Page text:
• Hormone therapy (using hormones to stop cancer cells from growing).

Surgery is the most common treatment of islet cell cancer. The doctor may take out the cancer and most or part of the pancreas. Sometimes the stomach is taken out (gastrectomy) because of ulcers. Lymph nodes in the area may also be removed and looked at under a microscope to see if they contain cancer.

Chemotherapy uses drugs to kill cancer cells. Chemotherapy may be taken by pill, or it may be put into the body by a needle in the vein or muscle. Chemotherapy is called a systemic treatment because the drug enters the bloodstream, travels through the body, and can kill cancer cells throughout the body.

Hormone therapy uses hormones to stop the cancer cells from growing or to relieve symptoms caused by the tumor.

Hepatic arterial occlusion or embolization uses drugs or other agents to reduce or block the flow of blood to the liver in order to kill cancer cells growing in the liver.

Treatment by type

Treatment of islet cell cancer depends on the type of tumor, the stage, and the patient's overall health.

Standard treatment may be considered because of its effectiveness in patients in past studies, or participation in a clinical trial may be considered. Not all patients are cured with standard therapy and some standard treatments may have more side effects than are desired. For these reasons, clinical trials are designed to find better ways to treat cancer patients and are based on the most up-to-date information. Clinical trials are ongoing in many parts of the country for patients with islet cell cancer. To learn more about clinical trials, call the Cancer Information Service at 1-800-4-CANCER (1-800-422-6237); TTY at 1-800-332-8615.

Gastrinoma

Treatment may be one of the following:

  1. Surgery to remove the cancer.
  2. Surgery to remove the stomach (gastrectomy).
  3. Surgery to cut the nerve that stimulates the pancreas.
  4. Chemotherapy.
  5. Hormone therapy.
  6. Hepatic arterial occlusion or embolization to kill cancer cells growing in the liver.

Insulinoma

Treatment may be one of the following:

  1. Surgery to remove the cancer.
  2. Chemotherapy.
  3. Hormone therapy.
  4. Drugs to relieve symptoms.
  5. Hepatic arterial occlusion or embolization to kill cancer cells growing in the liver.

Glucagonoma

Treatment may be one of the following:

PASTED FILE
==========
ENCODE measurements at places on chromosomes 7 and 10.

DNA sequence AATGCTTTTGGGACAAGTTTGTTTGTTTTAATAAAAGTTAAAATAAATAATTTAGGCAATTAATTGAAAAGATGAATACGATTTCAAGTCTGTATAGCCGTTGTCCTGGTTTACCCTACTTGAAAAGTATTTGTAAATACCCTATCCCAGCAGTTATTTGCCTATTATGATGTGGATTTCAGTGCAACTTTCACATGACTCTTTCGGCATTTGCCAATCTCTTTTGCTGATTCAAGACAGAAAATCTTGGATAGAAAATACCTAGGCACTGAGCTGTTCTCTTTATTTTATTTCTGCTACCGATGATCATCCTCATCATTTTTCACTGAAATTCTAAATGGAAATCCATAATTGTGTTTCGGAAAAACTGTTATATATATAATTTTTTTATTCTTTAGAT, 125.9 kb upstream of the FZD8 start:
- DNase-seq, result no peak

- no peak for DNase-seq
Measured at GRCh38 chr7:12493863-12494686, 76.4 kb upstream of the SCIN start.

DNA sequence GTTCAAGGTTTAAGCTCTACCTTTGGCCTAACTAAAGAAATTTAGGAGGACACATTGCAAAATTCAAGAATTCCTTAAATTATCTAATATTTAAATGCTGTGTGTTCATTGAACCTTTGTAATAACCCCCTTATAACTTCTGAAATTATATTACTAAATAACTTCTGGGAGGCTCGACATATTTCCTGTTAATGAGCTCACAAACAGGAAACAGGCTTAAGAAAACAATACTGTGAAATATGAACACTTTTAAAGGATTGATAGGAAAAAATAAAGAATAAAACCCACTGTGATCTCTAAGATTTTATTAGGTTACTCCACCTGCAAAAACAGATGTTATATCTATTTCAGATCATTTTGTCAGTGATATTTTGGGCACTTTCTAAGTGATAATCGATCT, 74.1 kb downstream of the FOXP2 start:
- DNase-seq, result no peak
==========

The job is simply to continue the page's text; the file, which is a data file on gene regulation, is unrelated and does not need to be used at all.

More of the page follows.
1. Surgery to remove the cancer.
  2. Chemotherapy.
  3. Hormone therapy.
  4. Hepatic arterial occlusion or embolization to kill cancer cells growing in the liver.

Miscellaneous Islet Cell Cancer

Treatment may be one of the following:

  1. Surgery to remove the cancer.
  2. Chemotherapy.
  3. Hormone therapy.
  4. Hepatic arterial occlusion or embolization to kill cancer cells growing in the liver.

Recurrent Islet Cell Carcinoma

Treatment depends on many factors, including what treatment the patient had before and where the cancer has come back. Treatment may be chemotherapy, or patients may want to consider taking part in a clinical trial.

Changes to This Summary (06/05/2003)

The PDQ cancer information summaries are reviewed regularly and updated as new information becomes available. This section describes the latest changes made to this summary as of the date above.

Editorial changes were made to this summary.

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PDQ also contains information on clinical trials.

Before starting treatment, patients may want to think about taking part in a clinical trial. A clinical trial is a study to answer a scientific question, such as whether one treatment is better than another. Trials are based on past studies and what has been learned in the laboratory. Each trial answers certain scientific questions in order to find new and better ways to help cancer patients. During treatment clinical trials, information is collected about new treatments, the risks involved, and how well they do or do not work. If a clinical trial shows that a new treatment is better than one currently being used, the new treatment may become "standard."

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Source: National Cancer Institute
Cache Date: December 10, 2004